Search form


Take Five for...

Reflecting on How
Strong Teams
Can Impact
Student Achievement

Principals like Marguerite McNeely have long seen the value and benefits of teamwork. "Our school does a great job with teaming. Our teachers love the opportunity and challenge of coming together to plan for their students and solve problems. The strongest teams have members who have open minds, strong work ethics, creativity, and good leadership. There's no room for personal agendas when it comes to teaming."

In principal Heather Franklin's school, grade-level teachers meet weekly to discuss important themes. The discussion the first week of the month centers on reading; the second week's discussion centers on math; week 3's meeting focuses on writing; and the fourth meeting of the month focuses on other areas of the curriculum. Of course, that schedule isn't set in stone. "Reading and math are a big focus in our district, so they are often discussed; and we often talk about data and what we can do differently across the curriculum."

Principal Charlemeine Zemelko says that teaming helps make her school a special place. "We have a shared vision, and we practice it as a team. We eat together, we plan cross-curricular activities, we communicate similar writing expectations across grade levels As a result of this shared vision, morale is higher than ever. Working as a cohesive team we have found that student achievement is on the rise too."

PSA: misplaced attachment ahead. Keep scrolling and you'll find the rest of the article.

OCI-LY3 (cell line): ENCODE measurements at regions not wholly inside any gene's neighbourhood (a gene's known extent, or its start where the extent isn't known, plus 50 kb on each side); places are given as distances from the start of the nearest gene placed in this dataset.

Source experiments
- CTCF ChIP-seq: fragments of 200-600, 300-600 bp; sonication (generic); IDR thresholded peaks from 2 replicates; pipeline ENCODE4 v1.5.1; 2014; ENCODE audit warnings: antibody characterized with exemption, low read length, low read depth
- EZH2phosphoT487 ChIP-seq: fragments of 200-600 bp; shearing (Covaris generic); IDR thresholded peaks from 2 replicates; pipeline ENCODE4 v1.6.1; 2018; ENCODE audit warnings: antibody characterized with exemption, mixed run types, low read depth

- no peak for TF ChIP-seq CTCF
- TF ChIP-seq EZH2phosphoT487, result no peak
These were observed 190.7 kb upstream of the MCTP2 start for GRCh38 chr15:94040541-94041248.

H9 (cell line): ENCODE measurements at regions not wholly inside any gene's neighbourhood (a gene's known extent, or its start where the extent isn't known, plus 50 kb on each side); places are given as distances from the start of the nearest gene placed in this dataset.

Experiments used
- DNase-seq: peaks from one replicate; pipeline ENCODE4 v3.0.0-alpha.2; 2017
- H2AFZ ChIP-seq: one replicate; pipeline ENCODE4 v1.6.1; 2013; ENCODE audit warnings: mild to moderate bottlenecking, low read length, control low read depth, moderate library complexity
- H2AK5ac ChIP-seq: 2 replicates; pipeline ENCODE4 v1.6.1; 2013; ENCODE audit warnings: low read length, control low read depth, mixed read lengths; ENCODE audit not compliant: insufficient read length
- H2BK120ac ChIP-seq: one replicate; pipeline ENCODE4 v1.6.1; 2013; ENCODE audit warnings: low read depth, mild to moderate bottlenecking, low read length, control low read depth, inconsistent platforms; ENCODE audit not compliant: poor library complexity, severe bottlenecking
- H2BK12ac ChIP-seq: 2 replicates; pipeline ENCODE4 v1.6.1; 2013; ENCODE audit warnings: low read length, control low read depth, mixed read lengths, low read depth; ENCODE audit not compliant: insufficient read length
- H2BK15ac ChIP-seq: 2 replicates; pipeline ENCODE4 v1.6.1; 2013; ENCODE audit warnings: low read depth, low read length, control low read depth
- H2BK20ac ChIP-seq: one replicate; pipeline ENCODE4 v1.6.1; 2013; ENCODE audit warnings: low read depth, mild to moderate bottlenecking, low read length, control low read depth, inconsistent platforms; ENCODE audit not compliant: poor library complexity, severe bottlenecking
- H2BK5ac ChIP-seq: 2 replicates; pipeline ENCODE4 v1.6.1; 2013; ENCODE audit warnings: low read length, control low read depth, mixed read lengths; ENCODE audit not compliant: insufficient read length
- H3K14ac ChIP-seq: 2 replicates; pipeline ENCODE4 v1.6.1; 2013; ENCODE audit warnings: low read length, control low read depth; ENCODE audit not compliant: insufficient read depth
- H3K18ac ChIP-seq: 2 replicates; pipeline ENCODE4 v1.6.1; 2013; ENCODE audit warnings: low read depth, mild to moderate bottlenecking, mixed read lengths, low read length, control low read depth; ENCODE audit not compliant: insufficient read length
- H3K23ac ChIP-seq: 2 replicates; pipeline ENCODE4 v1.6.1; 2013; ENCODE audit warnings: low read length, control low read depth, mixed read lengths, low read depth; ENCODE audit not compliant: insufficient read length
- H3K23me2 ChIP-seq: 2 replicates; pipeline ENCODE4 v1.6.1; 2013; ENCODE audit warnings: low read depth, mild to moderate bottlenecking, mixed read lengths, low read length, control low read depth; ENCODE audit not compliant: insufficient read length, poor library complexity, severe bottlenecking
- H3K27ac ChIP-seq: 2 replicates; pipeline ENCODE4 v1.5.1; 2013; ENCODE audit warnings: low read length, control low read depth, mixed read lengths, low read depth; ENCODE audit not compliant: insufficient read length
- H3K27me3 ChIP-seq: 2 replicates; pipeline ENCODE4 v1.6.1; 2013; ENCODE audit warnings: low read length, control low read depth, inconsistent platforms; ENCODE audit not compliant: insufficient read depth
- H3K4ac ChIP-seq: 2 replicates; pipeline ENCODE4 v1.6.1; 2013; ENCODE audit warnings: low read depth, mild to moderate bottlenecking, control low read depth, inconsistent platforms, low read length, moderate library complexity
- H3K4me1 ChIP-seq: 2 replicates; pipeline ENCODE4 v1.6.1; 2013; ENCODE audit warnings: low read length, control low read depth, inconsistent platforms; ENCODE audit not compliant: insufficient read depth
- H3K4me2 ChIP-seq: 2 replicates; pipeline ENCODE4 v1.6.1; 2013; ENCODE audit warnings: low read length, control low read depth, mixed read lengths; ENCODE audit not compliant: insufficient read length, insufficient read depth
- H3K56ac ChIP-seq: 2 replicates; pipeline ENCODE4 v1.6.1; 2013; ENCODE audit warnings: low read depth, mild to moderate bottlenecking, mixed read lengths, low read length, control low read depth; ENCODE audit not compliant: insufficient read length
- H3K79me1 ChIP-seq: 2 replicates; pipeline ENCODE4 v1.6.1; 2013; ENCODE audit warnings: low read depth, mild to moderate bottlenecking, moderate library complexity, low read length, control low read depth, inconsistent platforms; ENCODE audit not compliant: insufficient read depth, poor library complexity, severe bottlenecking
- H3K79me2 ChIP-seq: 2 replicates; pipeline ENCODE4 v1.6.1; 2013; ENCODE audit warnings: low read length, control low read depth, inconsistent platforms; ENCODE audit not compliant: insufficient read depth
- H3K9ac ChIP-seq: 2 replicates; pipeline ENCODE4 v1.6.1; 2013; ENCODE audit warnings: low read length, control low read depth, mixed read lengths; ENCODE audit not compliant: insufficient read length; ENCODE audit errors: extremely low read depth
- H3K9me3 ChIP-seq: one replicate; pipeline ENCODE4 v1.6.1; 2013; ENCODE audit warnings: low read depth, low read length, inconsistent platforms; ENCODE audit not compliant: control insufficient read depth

In Beth Burt's school, all teachers are members of two teams -- a grade-level team and a vertical team. Each vertical team includes a teacher from each grade level as well as a special ed teacher or a "special" (art, music, PE) teacher. Vertical teams meet once every three weeks to discuss an assigned topic. For example, one recent topic was Share with your team how you have integrated technology and instruction. Each vertical team also has responsibility for a special area of the school, such as keeping the marquee current or updating the lobby bulletin board. The concept of vertical teaming has opened communication between grade levels. That, in turn, has improved student achievement."

"Teachers love the idea of teaming, but it is very important to remember that any team is only as strong as its weakest link. It is incumbent upon each member of any team to strive to be the strongest member of the team. There can be a fine line between striving to be one of the strongest members of a team and appearing to be trying to distinguish yourself from the team members. Confident, capable, and compassionate team members know the difference while weak, insecure, and marginally capable team members do not. A team that has even one of the latter types could be destined for disaster. Students will not succeed if faced with a group of teachers whose work together is disjointed, disconnected, or, in some cases, dysfunctional. My goal is that every member of my staff will conduct him or herself as a member of a team that has as its goal the authentic academic and social development of each and every one of our students. When that happens, each staff member will truly understand what it means to be on a team." (Dr. Layne Hunt)

Take Five more to read this entire article from Education World's "Principal Files" series:
"What Makes Effective Teaching Teams Tick?"